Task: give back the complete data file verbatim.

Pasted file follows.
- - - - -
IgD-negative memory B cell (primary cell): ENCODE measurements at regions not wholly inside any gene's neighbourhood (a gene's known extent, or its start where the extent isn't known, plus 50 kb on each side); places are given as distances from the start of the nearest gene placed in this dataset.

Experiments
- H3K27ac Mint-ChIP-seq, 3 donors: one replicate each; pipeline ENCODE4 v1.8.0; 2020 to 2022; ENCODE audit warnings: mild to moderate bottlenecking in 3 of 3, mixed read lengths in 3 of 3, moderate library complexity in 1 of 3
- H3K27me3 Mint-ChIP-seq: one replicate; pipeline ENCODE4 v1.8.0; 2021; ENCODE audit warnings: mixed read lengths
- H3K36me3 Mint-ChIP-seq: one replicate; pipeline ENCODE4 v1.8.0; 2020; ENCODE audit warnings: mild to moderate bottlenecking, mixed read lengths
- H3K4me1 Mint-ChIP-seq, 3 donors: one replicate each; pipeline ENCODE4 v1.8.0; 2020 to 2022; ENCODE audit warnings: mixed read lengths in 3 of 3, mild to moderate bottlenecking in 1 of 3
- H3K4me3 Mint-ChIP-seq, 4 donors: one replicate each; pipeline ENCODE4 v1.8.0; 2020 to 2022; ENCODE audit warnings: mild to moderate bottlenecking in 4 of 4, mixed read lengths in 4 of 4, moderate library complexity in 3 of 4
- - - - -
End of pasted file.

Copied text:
IgD-negative memory B cell (primary cell): ENCODE measurements at regions not wholly inside any gene's neighbourhood (a gene's known extent, or its start where the extent isn't known, plus 50 kb on each side); places are given as distances from the start of the nearest gene placed in this dataset.

Experiments
- H3K27ac Mint-ChIP-seq, 3 donors: one replicate each; pipeline ENCODE4 v1.8.0; 2020 to 2022; ENCODE audit warnings: mild to moderate bottlenecking in 3 of 3, mixed read lengths in 3 of 3, moderate library complexity in 1 of 3
- H3K27me3 Mint-ChIP-seq: one replicate; pipeline ENCODE4 v1.8.0; 2021; ENCODE audit warnings: mixed read lengths
- H3K36me3 Mint-ChIP-seq: one replicate; pipeline ENCODE4 v1.8.0; 2020; ENCODE audit warnings: mild to moderate bottlenecking, mixed read lengths
- H3K4me1 Mint-ChIP-seq, 3 donors: one replicate each; pipeline ENCODE4 v1.8.0; 2020 to 2022; ENCODE audit warnings: mixed read lengths in 3 of 3, mild to moderate bottlenecking in 1 of 3
- H3K4me3 Mint-ChIP-seq, 4 donors: one replicate each; pipeline ENCODE4 v1.8.0; 2020 to 2022; ENCODE audit warnings: mild to moderate bottlenecking in 4 of 4, mixed read lengths in 4 of 4, moderate library complexity in 3 of 4